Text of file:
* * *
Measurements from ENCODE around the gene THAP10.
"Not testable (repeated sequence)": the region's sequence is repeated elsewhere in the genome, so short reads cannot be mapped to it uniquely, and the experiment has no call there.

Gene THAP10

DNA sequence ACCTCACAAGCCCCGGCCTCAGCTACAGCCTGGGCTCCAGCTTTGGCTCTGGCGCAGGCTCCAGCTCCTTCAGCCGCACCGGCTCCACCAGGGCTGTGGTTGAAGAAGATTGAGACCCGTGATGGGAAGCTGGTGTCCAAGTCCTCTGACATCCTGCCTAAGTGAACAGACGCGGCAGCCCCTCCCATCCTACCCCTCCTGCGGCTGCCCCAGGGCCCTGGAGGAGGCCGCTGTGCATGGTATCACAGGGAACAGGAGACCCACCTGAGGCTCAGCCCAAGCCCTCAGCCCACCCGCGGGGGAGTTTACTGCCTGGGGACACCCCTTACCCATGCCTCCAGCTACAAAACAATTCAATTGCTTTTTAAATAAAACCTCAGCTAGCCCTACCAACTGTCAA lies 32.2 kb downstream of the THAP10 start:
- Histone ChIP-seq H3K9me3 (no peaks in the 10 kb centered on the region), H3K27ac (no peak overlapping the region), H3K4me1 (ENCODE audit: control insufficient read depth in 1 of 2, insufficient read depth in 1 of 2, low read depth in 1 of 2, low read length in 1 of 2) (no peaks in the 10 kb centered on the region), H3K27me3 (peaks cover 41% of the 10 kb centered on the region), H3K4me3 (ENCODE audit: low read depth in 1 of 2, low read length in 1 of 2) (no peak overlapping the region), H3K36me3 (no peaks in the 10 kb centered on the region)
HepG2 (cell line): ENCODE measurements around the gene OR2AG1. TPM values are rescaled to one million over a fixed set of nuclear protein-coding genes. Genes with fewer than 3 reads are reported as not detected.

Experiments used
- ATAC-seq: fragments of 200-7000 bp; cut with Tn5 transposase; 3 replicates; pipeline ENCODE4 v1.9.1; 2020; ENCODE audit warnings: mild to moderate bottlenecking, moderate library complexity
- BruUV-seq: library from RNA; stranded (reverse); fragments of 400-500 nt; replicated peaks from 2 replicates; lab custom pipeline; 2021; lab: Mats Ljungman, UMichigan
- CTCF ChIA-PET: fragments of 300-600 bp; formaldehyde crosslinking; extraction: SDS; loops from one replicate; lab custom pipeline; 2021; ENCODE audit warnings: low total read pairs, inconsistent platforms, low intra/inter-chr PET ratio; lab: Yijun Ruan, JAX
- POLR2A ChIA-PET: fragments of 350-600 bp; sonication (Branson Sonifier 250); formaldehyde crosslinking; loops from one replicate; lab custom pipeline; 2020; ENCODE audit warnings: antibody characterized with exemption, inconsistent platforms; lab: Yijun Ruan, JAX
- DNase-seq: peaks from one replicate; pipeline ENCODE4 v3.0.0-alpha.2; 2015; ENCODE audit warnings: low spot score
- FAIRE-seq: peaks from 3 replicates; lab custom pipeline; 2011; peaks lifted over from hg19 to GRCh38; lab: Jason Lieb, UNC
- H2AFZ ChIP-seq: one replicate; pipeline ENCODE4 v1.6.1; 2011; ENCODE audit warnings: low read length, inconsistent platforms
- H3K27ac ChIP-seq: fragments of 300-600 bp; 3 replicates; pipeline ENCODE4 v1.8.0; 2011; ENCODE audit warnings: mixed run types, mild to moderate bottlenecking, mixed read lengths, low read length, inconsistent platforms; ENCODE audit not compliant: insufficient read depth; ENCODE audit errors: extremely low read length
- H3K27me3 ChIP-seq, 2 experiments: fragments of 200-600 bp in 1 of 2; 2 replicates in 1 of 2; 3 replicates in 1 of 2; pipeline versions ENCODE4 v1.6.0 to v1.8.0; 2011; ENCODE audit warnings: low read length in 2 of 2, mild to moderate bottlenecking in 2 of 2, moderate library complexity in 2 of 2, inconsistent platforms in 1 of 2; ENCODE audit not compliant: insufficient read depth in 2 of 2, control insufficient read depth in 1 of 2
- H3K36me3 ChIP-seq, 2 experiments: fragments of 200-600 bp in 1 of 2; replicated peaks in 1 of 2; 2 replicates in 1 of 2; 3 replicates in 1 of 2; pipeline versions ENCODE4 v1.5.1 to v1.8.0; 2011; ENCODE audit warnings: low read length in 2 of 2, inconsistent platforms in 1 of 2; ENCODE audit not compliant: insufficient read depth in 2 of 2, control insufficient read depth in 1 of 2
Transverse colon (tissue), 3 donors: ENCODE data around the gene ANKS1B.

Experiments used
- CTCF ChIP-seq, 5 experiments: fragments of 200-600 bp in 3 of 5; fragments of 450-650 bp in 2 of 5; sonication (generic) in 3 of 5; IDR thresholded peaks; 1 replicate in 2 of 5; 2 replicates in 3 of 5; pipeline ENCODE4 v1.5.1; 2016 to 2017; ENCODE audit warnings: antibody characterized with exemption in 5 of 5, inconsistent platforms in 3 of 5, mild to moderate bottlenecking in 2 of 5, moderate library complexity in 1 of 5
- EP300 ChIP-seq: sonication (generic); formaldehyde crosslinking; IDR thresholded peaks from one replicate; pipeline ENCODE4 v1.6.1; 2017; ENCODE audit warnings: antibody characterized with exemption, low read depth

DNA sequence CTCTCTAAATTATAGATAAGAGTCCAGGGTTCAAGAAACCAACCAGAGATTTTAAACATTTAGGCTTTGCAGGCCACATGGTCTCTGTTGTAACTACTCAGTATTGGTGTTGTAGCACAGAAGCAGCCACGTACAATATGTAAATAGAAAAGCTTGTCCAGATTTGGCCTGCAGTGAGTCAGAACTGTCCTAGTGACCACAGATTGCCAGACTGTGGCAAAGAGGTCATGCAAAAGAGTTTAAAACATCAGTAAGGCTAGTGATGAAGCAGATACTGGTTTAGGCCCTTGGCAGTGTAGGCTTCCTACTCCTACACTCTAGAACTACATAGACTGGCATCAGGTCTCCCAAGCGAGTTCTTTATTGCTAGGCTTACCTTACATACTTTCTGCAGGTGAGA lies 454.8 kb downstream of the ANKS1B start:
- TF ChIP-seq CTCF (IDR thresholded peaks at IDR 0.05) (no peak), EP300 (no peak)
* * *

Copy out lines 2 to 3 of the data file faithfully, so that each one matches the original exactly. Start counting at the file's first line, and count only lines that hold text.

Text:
"Not testable (repeated sequence)": the region's sequence is repeated elsewhere in the genome, so short reads cannot be mapped to it uniquely, and the experiment has no call there.

Gene THAP10